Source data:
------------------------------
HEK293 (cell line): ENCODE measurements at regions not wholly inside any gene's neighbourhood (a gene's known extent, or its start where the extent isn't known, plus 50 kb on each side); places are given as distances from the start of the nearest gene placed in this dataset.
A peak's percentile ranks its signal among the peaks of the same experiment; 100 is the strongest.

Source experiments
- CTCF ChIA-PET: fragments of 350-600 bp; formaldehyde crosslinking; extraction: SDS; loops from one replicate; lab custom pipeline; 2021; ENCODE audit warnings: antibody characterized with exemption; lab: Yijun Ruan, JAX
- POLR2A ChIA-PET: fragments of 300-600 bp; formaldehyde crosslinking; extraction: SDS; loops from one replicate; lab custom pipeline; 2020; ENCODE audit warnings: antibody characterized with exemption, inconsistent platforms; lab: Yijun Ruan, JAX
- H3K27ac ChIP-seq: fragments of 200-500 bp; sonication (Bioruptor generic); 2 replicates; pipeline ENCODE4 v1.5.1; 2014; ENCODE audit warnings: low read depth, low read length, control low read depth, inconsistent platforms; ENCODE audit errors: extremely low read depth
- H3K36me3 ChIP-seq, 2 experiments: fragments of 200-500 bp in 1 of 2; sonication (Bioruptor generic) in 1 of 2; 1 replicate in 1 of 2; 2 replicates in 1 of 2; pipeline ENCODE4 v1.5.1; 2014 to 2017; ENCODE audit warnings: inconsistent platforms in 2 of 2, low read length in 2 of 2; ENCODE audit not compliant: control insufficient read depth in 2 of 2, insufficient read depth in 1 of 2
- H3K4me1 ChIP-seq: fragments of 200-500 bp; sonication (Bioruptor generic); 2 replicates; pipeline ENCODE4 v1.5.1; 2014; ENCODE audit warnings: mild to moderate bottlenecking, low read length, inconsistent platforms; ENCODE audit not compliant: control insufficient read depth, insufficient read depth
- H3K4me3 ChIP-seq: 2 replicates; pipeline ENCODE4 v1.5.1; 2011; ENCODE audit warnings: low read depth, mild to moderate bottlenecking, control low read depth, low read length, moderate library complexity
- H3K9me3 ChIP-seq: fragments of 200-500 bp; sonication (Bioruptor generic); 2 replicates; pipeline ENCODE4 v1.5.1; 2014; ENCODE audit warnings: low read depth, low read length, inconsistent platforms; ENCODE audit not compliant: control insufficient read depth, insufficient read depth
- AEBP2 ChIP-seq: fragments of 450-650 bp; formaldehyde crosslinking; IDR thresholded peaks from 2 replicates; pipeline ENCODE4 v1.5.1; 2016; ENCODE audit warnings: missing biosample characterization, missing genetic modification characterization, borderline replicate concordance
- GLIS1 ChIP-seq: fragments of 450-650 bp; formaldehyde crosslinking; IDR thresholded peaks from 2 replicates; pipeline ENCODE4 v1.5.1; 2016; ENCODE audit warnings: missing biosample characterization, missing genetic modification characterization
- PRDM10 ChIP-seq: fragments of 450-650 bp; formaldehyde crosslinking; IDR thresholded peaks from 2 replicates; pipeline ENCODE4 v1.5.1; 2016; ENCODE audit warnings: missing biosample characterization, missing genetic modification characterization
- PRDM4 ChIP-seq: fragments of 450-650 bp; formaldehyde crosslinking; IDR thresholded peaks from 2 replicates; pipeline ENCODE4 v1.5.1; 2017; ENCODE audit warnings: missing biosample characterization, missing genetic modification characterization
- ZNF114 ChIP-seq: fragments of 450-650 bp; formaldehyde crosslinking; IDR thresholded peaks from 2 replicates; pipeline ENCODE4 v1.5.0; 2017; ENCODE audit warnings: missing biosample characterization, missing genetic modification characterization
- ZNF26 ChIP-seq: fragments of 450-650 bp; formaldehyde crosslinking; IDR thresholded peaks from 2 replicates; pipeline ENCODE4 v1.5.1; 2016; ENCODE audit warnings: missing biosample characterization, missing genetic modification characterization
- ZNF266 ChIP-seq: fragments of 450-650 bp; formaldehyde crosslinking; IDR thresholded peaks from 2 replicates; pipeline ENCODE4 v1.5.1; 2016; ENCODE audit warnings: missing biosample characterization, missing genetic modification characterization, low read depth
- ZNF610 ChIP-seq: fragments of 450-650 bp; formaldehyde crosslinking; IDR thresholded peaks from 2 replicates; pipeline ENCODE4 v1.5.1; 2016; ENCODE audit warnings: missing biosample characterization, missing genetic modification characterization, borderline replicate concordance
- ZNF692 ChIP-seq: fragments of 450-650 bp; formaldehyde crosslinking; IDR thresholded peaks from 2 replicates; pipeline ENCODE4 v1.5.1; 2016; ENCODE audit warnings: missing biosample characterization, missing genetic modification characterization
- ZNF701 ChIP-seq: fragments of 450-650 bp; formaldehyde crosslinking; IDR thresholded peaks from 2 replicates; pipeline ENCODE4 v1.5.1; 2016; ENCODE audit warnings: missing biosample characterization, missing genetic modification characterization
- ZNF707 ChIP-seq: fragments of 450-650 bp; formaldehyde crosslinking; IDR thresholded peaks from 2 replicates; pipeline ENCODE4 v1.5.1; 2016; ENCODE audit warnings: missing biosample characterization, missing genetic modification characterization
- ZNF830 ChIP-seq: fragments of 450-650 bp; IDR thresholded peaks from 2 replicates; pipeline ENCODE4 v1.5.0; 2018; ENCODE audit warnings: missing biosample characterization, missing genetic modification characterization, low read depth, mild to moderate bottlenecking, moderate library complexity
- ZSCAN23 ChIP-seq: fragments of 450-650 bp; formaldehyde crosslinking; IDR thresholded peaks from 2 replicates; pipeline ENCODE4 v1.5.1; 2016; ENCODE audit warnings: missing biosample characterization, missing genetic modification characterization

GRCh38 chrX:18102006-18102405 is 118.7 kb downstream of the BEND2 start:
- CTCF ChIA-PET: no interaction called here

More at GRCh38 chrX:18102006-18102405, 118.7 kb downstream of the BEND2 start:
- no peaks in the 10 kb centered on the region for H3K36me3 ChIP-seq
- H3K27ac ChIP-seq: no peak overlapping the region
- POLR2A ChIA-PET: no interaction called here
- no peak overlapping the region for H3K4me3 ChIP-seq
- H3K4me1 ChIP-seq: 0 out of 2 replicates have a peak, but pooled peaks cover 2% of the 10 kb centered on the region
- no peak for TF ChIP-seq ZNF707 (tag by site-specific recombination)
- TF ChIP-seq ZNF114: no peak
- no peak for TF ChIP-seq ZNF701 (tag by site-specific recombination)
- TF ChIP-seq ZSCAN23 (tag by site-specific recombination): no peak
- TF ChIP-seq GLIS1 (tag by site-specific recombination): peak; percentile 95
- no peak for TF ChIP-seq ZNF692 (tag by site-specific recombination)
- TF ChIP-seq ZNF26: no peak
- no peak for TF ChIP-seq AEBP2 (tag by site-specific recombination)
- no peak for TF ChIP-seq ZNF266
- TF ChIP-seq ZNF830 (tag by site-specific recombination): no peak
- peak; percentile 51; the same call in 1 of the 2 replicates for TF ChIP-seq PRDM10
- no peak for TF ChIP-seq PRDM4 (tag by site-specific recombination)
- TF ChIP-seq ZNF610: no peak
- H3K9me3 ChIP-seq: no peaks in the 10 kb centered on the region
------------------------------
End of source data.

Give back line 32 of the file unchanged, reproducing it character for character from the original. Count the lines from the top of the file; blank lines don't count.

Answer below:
- no peak for TF ChIP-seq ZNF707 (tag by site-specific recombination)